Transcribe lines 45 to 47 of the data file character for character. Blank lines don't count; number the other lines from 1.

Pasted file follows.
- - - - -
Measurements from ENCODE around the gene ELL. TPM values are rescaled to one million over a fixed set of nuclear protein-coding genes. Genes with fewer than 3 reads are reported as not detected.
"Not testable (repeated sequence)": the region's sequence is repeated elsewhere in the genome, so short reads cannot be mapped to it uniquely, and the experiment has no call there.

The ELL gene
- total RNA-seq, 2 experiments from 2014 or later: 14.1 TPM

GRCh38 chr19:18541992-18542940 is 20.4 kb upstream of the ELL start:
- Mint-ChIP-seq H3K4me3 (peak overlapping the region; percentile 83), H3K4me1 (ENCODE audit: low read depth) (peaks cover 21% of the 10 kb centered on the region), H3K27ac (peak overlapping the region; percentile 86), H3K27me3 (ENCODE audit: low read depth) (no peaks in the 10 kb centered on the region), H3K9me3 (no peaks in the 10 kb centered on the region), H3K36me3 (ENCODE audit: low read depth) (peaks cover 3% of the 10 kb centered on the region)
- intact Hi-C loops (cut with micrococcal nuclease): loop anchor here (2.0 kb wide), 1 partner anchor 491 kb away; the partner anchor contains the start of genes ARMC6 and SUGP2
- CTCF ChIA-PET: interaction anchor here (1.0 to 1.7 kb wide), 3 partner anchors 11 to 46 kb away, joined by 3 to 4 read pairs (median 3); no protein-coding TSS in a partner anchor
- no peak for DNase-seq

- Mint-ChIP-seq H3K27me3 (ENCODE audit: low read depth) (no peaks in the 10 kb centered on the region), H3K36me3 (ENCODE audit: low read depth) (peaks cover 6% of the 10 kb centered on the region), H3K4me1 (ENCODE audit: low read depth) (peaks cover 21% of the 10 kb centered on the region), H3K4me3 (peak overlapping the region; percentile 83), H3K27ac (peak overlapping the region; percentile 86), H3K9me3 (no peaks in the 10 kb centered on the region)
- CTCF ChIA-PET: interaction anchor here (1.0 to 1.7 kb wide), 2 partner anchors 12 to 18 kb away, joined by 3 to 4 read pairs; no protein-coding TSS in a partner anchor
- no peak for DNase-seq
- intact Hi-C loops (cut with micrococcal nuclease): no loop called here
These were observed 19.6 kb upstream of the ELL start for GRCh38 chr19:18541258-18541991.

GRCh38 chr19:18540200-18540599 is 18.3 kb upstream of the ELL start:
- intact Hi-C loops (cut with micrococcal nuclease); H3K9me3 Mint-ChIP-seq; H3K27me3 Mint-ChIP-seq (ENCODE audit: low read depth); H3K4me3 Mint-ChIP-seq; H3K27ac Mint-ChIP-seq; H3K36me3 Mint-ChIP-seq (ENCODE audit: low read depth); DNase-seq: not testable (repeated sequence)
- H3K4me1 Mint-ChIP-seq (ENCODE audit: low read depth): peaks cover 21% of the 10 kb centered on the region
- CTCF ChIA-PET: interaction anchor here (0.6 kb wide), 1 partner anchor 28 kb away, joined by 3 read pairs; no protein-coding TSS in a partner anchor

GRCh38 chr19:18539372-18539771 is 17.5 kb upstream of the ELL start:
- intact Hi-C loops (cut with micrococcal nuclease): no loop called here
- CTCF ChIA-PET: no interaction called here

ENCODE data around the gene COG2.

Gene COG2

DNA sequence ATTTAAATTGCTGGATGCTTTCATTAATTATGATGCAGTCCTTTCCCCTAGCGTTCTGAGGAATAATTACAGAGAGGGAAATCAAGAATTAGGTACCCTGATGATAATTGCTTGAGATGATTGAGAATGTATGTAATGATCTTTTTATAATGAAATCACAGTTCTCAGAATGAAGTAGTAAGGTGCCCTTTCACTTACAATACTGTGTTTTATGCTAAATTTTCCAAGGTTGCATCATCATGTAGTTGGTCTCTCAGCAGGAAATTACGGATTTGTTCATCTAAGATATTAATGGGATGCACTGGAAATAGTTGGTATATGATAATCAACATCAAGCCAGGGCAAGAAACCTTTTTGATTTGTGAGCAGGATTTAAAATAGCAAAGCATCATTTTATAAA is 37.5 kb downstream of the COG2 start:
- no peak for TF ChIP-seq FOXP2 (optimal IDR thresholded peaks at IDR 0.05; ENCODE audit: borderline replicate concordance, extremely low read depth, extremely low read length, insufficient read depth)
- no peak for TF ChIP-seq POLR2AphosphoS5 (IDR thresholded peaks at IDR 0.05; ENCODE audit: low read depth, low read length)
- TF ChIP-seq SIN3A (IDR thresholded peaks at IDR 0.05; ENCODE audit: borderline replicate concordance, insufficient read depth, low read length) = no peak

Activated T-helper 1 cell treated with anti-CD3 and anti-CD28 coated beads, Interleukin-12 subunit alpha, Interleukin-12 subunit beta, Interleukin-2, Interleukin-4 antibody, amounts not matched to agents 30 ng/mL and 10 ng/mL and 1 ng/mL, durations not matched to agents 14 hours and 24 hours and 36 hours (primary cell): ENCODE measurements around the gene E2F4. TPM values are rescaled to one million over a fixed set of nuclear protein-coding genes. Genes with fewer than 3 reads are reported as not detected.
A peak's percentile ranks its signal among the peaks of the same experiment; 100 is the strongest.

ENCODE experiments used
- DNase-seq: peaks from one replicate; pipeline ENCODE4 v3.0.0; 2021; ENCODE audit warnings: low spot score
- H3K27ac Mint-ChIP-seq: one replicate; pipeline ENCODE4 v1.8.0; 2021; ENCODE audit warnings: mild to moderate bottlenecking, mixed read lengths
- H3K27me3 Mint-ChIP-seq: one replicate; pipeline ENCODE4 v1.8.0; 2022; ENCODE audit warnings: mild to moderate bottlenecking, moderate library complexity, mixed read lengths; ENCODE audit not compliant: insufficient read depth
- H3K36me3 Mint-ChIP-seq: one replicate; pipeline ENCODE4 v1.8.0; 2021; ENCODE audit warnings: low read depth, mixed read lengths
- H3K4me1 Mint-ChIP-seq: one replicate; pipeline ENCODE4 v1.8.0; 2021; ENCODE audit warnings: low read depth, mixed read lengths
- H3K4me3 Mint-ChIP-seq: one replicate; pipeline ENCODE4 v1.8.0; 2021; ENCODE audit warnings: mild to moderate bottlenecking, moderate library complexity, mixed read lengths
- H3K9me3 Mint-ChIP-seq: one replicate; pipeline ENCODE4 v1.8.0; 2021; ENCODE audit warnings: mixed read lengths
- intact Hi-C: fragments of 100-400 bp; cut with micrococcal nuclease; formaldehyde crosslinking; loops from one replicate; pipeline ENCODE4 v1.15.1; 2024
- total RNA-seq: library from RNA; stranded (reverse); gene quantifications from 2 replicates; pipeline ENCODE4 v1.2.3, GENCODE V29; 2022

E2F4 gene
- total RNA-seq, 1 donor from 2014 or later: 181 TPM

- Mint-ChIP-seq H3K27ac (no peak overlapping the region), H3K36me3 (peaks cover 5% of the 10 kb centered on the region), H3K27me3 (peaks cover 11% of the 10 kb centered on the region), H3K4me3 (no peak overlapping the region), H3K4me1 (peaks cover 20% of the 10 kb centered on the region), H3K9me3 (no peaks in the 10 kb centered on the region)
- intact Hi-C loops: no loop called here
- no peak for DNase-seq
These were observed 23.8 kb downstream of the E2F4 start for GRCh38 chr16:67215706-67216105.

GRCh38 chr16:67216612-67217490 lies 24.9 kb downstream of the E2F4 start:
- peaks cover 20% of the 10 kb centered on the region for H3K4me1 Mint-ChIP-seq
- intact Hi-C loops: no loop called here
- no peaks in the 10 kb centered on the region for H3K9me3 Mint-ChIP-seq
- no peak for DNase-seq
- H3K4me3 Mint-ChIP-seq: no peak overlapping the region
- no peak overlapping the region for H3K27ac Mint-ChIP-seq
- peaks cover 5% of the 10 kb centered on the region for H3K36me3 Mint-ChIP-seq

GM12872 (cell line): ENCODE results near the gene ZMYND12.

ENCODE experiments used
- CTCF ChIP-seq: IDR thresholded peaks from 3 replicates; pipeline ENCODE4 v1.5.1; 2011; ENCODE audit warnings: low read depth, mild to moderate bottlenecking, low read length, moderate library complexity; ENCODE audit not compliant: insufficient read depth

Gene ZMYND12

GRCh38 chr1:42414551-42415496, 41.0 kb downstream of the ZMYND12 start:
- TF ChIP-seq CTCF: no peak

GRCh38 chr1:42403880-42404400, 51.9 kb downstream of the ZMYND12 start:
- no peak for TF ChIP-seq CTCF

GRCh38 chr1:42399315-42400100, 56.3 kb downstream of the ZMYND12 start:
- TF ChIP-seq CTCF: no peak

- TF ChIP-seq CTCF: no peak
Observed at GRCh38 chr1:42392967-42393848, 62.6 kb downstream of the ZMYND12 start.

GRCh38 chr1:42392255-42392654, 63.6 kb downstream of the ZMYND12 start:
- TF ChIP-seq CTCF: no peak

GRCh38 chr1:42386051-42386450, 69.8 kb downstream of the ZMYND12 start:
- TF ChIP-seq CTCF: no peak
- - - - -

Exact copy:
These were observed 23.8 kb downstream of the E2F4 start for GRCh38 chr16:67215706-67216105.

GRCh38 chr16:67216612-67217490 lies 24.9 kb downstream of the E2F4 start:
- peaks cover 20% of the 10 kb centered on the region for H3K4me1 Mint-ChIP-seq